State elections director Karen Brinson Bell estimated between 7,000 and 10,000 absentee ballots statewide had been set aside during the lawsuits. In Mecklenburg County, about 250 voters still had spoiled ballots as of this week, but the local board of elections said more voters may have fallen into this category and gone to vote early in person, like Miles did.

Kate Dennstaedt is a volunteer with the state Democratic Party’s Voter “Protection Team.” She's often on the other side of those phone calls like the one Miles received. Dennstaedt said she also drives to people’s homes and knocks on their door to tell them - while socially distanced - that they need to fix their spoiled ballot.

"I can’t take your ballot. I can’t do your ballot, I can’t help you vote. I can witness your ballot - if you stand on your porch and I see you voting, I can be your witness," Dennstaedt said. "But I can’t tell you who to vote for, I can’t help you fill out your ballot."

The North Carolina Democratic Party appeared to be one of the only organizations contacting local voters by phone and in person to fix their ballots in this election. The Mecklenburg County Board of Elections contacts voters in writing if they have a ballot issue, but doesn’t have employees contacting voters in person. The local Republican Party said it doesn’t have organizers canvassing either. Dennstaedt said many of the people who have spoiled ballots are younger people who’ve never voted before or older people who are house-bound.

She can’t always provide them with an easy fix. One voter, she said, was a 100-year-old woman who was bedridden. Dennstaedt called the house to tell her daughter, a woman in her 70s, that her mother had a spoiled ballot.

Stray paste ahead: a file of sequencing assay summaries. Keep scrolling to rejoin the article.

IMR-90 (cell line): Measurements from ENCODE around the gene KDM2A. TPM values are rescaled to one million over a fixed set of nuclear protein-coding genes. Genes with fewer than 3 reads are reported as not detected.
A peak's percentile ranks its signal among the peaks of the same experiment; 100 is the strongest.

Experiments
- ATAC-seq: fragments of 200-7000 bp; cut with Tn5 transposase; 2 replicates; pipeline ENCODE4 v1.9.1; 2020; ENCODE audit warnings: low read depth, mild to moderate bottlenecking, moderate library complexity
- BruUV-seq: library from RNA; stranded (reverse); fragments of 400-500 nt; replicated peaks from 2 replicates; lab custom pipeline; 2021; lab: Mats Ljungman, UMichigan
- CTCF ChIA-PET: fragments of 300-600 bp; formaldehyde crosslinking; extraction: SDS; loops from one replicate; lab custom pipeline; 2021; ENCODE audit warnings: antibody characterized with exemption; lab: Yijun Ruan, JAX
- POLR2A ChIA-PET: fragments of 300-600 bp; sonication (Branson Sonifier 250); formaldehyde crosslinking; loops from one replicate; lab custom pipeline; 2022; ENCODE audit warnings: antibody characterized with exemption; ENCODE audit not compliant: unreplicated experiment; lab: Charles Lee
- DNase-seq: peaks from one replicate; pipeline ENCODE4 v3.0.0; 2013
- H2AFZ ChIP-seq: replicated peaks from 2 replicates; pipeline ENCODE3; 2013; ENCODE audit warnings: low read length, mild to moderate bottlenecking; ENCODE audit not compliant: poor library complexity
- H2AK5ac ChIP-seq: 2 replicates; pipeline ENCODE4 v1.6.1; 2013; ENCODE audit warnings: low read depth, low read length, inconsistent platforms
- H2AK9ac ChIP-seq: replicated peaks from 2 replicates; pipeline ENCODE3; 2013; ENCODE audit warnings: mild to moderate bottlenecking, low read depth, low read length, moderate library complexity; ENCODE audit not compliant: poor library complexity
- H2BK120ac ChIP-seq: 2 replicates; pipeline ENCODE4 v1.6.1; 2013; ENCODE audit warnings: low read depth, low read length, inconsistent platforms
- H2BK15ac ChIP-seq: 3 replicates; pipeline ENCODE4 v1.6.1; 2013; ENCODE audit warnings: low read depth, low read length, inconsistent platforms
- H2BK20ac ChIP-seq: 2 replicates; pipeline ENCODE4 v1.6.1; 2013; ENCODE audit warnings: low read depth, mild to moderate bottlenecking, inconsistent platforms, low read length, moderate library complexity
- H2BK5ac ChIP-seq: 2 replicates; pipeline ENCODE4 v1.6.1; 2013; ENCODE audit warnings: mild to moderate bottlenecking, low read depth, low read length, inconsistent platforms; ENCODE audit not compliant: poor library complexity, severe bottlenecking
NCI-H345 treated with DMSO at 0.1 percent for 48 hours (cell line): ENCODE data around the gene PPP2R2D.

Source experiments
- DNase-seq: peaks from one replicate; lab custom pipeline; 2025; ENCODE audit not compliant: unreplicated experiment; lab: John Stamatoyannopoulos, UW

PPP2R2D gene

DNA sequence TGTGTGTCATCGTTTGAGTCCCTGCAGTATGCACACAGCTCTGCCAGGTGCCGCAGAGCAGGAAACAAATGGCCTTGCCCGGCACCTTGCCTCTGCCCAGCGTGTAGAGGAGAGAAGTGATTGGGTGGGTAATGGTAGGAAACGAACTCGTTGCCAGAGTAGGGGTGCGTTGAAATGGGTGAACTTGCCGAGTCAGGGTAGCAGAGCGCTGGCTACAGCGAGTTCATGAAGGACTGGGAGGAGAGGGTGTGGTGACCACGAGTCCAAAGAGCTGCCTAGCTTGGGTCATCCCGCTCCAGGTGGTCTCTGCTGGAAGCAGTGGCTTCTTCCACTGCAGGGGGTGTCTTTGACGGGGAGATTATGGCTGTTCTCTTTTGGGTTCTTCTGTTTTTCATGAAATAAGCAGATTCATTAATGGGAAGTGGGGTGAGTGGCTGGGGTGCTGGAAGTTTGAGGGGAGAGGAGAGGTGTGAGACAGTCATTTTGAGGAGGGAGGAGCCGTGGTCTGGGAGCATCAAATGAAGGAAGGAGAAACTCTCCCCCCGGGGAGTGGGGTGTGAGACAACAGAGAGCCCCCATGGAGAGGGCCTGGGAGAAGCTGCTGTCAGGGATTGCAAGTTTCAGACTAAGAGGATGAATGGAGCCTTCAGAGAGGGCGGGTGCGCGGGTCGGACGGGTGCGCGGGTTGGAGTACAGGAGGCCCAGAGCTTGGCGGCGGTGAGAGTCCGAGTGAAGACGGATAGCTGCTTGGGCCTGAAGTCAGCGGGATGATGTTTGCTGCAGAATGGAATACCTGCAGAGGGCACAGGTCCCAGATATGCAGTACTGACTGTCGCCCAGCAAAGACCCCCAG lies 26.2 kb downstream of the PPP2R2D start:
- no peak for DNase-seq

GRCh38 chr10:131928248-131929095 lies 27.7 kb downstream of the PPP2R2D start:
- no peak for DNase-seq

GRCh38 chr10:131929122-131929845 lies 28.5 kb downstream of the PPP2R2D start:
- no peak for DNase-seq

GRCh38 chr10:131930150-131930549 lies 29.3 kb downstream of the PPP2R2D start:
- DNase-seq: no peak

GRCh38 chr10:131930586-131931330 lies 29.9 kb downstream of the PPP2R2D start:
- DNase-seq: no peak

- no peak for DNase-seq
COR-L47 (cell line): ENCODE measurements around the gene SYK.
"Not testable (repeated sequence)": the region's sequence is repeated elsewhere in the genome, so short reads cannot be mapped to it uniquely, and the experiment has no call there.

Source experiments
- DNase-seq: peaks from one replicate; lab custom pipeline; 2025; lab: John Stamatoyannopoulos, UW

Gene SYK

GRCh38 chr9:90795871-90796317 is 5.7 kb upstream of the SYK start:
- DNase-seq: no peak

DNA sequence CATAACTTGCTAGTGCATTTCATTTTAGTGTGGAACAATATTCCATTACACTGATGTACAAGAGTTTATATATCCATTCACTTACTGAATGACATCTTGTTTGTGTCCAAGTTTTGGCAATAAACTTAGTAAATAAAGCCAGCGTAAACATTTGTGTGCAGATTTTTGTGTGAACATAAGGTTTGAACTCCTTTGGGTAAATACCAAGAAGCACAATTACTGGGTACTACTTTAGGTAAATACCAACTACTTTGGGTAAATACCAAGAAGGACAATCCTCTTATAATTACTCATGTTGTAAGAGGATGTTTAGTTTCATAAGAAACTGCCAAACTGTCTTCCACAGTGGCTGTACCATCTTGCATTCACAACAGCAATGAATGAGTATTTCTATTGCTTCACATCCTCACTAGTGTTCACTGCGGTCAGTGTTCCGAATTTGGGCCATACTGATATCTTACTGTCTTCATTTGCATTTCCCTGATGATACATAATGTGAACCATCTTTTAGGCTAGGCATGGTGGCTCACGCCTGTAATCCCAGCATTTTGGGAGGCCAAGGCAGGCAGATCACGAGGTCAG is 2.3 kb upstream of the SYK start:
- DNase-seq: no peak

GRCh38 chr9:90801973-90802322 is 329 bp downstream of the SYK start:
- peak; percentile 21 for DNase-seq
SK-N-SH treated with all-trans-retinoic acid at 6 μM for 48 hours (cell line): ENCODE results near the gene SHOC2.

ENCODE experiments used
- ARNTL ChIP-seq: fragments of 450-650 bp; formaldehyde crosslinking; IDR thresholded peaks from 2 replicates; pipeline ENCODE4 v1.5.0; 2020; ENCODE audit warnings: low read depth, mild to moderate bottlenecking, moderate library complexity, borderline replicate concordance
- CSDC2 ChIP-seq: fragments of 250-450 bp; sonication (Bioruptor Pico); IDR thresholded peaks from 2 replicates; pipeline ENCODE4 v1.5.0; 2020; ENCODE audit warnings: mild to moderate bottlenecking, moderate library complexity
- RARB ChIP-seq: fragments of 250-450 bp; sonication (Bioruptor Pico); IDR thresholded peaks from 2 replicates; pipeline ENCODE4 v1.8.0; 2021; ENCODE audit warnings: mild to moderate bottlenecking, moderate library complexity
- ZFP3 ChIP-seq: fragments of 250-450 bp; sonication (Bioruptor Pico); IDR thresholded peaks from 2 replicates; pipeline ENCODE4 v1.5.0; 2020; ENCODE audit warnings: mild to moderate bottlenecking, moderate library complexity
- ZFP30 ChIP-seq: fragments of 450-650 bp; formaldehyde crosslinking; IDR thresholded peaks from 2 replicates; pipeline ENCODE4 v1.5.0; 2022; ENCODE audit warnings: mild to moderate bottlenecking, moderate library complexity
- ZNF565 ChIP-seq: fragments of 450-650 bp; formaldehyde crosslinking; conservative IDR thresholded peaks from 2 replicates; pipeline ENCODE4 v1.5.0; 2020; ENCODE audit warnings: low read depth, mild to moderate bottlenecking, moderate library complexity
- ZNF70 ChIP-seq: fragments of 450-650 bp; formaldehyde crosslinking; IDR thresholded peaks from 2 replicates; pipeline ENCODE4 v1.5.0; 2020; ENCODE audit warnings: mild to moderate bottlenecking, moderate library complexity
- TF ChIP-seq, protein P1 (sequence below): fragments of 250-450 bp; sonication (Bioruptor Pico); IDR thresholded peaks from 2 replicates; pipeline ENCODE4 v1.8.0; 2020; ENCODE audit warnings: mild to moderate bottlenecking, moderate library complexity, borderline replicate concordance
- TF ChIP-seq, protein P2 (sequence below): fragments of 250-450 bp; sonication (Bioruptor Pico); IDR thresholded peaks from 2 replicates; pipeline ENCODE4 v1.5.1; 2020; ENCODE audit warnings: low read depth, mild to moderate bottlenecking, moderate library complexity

"And they thought they had done everything correctly, but she could not physically get out of her house to vote. And it was so important to her. I said it was breaking my heart that I had to tell her daughter that her mother’s ballot was not counted," Deenstaedt said. "So they were going to contact the board of elections and find out what they had to do. There was nothing we could do to help them."

Her go-to advice: go vote early, in person, if you can. Dennstaedt said despite the confusion around absentee by-mail ballots because of the lawsuits in North Carolina and other states, she wanted to make sure no voters’ ballot goes uncounted because of a technicality like a missing witness signature.

"I’m not just trying to convince someone to vote. Someone’s already voted," Dennstaedt said. "They took the time and energy to request a mail-in ballot. They took the time and energy to return that ballot, and they deserve to have their vote counted."

She and other organizers will be working through Election Day, trying to get voters to fix their ballots, or to have them vote before early voting ends on Saturday, Oct. 31.

To find a North Carolina early voting site near you, visit the North Carolina Board of Elections' One-Stop Early Voting search tool.

Tell us about your voting experience. Did it go smoothly? Were there any problems? How were the lines? Did you feel safe? If so, why or why not?


Michael Falero is a radio reporter, currently covering voting and the 2020 election. He previously covered environment and energy for WFAE. Before joining WFAE in 2019, Michael worked as a producer for a number of local news podcasts based in Charlotte and Boston. He's a graduate of the Transom Story Workshop intensive on Cape Cod and UNC Chapel Hill.